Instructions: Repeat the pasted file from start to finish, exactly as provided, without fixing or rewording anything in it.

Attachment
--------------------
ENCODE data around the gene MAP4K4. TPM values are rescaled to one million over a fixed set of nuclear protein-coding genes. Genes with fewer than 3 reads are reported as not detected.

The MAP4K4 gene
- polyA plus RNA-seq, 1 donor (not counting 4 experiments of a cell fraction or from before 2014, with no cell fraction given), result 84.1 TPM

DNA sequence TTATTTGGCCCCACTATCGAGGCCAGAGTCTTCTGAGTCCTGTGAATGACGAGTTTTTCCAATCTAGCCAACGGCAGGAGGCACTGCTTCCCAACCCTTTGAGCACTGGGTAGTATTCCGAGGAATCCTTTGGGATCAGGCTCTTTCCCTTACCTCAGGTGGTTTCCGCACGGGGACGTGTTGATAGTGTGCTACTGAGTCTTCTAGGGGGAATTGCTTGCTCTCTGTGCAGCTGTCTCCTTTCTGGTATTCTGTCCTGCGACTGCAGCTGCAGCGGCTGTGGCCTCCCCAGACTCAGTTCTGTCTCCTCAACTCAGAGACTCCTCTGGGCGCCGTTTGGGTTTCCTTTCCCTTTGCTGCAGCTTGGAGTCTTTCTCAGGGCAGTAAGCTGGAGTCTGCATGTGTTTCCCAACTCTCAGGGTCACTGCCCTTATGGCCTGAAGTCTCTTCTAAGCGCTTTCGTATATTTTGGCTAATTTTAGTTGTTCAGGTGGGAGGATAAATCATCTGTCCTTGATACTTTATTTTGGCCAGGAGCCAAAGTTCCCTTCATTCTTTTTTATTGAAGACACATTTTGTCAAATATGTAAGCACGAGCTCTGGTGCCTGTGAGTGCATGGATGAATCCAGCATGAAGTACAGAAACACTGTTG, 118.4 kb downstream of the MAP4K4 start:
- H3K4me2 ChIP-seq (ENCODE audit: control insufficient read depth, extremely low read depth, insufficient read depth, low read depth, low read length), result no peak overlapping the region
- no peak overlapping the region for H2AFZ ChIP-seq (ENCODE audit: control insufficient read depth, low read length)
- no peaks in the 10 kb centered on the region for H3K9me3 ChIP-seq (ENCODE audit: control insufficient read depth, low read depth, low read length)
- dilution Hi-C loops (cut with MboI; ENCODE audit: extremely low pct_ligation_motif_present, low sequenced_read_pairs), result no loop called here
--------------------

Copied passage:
ENCODE data around the gene MAP4K4. TPM values are rescaled to one million over a fixed set of nuclear protein-coding genes. Genes with fewer than 3 reads are reported as not detected.

The MAP4K4 gene
- polyA plus RNA-seq, 1 donor (not counting 4 experiments of a cell fraction or from before 2014, with no cell fraction given), result 84.1 TPM

DNA sequence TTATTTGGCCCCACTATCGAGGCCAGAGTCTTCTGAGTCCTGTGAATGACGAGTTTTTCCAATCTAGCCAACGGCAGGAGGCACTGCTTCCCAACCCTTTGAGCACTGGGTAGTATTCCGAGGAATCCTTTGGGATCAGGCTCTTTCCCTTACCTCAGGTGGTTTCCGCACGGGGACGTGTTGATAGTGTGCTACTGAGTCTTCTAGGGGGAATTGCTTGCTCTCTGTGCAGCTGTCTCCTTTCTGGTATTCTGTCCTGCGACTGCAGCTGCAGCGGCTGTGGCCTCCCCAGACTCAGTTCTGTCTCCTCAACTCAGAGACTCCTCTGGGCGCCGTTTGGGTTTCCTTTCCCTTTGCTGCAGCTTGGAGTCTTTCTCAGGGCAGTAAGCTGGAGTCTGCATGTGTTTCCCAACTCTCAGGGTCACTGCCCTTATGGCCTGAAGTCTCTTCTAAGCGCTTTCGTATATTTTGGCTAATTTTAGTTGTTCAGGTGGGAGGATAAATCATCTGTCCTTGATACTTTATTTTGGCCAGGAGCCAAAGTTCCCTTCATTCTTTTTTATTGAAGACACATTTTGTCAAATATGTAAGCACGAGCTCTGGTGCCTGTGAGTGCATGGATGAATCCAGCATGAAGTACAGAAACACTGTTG, 118.4 kb downstream of the MAP4K4 start:
- H3K4me2 ChIP-seq (ENCODE audit: control insufficient read depth, extremely low read depth, insufficient read depth, low read depth, low read length), result no peak overlapping the region
- no peak overlapping the region for H2AFZ ChIP-seq (ENCODE audit: control insufficient read depth, low read length)
- no peaks in the 10 kb centered on the region for H3K9me3 ChIP-seq (ENCODE audit: control insufficient read depth, low read depth, low read length)
- dilution Hi-C loops (cut with MboI; ENCODE audit: extremely low pct_ligation_motif_present, low sequenced_read_pairs), result no loop called here